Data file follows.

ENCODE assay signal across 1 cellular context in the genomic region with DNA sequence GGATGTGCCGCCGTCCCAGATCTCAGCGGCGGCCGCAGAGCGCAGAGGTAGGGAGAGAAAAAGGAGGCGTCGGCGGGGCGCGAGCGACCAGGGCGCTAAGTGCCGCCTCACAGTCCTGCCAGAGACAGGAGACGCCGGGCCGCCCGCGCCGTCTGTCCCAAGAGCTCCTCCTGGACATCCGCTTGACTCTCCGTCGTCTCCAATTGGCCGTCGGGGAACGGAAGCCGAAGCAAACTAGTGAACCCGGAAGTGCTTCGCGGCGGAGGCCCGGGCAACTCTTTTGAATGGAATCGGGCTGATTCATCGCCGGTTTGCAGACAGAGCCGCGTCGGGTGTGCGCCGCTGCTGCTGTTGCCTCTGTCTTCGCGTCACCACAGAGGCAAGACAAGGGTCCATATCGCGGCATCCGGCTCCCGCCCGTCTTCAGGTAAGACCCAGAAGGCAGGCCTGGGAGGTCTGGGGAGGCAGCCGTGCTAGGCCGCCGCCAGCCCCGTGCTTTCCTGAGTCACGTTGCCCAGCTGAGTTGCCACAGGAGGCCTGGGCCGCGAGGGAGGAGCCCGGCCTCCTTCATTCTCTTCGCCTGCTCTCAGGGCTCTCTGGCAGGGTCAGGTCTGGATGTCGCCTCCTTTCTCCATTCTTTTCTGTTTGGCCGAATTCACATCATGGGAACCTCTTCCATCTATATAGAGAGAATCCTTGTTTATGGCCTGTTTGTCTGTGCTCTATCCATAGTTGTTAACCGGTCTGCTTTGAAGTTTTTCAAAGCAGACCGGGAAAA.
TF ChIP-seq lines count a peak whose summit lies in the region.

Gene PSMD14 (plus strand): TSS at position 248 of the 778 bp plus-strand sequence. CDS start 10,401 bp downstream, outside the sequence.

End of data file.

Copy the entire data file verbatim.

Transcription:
ENCODE assay signal across 1 cellular context in the genomic region with DNA sequence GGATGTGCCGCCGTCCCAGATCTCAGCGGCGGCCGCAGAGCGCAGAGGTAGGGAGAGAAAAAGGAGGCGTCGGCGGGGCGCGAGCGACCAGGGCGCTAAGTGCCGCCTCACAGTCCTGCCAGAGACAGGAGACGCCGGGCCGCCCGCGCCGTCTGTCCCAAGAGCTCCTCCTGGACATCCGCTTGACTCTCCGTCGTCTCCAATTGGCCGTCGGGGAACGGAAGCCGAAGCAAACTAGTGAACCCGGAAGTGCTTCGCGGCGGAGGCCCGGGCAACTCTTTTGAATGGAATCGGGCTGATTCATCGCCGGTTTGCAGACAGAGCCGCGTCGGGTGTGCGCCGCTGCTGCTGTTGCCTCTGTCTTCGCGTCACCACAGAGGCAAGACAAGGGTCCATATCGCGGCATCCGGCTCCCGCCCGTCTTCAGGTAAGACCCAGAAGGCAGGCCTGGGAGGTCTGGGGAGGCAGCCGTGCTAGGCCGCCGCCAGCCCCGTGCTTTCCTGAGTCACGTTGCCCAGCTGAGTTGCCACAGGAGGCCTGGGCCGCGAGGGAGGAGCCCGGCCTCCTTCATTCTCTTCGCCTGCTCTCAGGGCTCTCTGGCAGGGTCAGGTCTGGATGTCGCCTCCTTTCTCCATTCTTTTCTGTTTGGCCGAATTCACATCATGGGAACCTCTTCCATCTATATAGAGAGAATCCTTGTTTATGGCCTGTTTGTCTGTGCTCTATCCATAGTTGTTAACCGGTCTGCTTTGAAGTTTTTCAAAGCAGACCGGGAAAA.
TF ChIP-seq lines count a peak whose summit lies in the region.

Gene PSMD14 (plus strand): TSS at position 248 of the 778 bp plus-strand sequence. CDS start 10,401 bp downstream, outside the sequence.